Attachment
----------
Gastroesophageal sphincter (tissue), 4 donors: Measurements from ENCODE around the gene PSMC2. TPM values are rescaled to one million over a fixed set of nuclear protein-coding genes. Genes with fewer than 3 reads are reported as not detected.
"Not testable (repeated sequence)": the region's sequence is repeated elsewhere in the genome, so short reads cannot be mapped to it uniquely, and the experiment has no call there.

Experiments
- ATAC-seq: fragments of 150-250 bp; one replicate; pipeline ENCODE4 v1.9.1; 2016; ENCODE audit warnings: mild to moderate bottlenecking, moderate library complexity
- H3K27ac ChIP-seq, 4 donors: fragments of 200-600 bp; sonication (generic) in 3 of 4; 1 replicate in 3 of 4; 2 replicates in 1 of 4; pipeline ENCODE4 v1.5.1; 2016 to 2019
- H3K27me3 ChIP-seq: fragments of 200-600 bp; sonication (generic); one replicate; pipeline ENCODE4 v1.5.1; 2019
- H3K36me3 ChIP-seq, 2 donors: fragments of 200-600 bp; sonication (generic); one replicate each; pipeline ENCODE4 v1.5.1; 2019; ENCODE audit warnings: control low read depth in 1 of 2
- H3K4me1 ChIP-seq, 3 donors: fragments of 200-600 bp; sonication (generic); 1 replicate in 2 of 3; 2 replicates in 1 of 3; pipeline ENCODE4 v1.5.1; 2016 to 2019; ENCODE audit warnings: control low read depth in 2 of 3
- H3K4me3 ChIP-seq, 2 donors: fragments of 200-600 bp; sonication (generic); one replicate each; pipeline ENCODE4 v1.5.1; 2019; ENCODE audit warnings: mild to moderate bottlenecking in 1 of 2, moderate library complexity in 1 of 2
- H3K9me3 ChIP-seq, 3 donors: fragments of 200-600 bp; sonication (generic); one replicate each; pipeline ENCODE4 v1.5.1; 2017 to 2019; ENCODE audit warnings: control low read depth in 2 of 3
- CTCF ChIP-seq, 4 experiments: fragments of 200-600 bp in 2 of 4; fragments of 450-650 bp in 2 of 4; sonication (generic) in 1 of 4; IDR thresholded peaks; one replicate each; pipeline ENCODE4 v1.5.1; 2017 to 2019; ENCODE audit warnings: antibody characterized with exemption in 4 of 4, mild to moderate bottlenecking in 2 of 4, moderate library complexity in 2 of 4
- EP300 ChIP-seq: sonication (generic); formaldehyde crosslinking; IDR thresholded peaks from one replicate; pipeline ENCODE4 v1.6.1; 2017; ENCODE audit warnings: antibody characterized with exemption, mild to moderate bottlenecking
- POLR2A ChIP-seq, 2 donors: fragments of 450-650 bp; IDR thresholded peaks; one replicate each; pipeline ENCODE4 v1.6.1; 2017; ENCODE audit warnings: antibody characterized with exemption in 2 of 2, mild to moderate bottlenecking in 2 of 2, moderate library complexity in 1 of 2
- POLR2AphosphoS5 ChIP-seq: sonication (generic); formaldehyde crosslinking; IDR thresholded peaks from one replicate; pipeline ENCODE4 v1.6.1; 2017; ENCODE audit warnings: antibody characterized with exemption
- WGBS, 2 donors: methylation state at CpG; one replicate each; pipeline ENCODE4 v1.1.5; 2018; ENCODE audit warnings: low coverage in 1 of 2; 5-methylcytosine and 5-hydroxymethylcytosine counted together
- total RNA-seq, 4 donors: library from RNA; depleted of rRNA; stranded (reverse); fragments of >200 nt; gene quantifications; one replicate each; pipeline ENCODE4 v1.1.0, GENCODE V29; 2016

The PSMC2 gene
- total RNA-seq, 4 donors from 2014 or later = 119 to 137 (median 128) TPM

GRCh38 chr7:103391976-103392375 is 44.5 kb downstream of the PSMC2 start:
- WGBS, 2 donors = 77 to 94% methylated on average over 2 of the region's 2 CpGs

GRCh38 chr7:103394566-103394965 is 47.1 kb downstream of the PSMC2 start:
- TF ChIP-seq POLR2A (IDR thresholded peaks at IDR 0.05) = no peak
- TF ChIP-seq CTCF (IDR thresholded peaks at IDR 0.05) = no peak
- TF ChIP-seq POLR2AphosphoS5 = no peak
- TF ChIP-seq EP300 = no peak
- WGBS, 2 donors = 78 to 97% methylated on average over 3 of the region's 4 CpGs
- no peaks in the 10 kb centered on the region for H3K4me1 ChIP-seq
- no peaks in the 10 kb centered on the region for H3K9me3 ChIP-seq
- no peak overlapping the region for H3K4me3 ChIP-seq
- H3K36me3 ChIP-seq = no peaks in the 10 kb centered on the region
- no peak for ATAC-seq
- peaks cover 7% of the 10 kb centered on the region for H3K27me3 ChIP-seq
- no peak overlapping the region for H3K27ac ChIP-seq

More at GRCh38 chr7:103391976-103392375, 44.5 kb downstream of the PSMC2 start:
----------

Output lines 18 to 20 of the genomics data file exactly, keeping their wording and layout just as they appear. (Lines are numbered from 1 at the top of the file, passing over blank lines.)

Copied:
- total RNA-seq, 4 donors from 2014 or later = 119 to 137 (median 128) TPM

GRCh38 chr7:103391976-103392375 is 44.5 kb downstream of the PSMC2 start:
- WGBS, 2 donors = 77 to 94% methylated on average over 2 of the region's 2 CpGs